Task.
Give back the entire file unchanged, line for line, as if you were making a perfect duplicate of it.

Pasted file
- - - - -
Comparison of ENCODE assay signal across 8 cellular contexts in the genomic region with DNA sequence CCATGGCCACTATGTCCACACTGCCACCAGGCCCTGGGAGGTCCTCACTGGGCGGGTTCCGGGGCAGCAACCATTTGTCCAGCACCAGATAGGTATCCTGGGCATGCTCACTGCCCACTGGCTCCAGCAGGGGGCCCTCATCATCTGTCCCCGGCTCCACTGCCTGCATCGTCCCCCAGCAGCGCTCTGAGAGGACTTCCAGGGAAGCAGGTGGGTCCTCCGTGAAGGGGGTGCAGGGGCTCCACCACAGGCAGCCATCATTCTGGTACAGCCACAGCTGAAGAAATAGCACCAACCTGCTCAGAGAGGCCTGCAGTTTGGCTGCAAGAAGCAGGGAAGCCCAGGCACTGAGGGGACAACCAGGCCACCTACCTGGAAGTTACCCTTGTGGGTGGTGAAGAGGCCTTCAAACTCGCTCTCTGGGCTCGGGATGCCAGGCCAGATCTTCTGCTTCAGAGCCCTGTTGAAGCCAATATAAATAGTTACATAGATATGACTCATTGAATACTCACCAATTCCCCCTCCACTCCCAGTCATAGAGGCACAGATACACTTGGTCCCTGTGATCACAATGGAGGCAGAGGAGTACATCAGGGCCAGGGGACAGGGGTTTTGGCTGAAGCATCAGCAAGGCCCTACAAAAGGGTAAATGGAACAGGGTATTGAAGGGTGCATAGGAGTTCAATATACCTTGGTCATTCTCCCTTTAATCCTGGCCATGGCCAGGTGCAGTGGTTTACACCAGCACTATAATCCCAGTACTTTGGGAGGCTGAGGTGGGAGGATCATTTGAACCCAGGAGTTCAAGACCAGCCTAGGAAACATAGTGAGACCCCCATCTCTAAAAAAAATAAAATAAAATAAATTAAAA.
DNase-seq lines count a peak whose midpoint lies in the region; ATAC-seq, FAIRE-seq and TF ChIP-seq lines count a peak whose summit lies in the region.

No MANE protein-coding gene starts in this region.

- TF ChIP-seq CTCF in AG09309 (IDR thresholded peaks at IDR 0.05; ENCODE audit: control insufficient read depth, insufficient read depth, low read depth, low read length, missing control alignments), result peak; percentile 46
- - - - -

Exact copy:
Comparison of ENCODE assay signal across 8 cellular contexts in the genomic region with DNA sequence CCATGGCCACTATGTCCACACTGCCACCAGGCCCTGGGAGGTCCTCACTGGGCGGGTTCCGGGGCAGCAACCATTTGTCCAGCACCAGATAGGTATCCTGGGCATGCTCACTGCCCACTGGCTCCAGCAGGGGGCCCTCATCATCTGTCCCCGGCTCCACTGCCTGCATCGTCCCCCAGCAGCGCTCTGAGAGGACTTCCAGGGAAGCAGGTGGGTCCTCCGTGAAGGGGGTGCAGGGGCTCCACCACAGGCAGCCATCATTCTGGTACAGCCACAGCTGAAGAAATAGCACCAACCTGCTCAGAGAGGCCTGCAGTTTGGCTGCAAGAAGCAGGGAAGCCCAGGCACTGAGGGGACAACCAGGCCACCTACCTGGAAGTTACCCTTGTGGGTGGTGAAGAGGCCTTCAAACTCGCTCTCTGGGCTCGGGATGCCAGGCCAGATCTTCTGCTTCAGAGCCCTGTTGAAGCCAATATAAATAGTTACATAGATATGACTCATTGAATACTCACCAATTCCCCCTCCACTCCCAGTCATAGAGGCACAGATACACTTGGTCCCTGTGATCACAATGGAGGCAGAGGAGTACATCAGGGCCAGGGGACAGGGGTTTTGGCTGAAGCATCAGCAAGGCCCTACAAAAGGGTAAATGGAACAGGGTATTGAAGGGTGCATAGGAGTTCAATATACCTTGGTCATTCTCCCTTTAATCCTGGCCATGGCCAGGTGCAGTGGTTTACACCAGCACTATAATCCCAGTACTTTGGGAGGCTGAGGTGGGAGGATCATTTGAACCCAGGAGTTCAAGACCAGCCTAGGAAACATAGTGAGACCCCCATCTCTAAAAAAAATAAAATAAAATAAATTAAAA.
DNase-seq lines count a peak whose midpoint lies in the region; ATAC-seq, FAIRE-seq and TF ChIP-seq lines count a peak whose summit lies in the region.

No MANE protein-coding gene starts in this region.

- TF ChIP-seq CTCF in AG09309 (IDR thresholded peaks at IDR 0.05; ENCODE audit: control insufficient read depth, insufficient read depth, low read depth, low read length, missing control alignments), result peak; percentile 46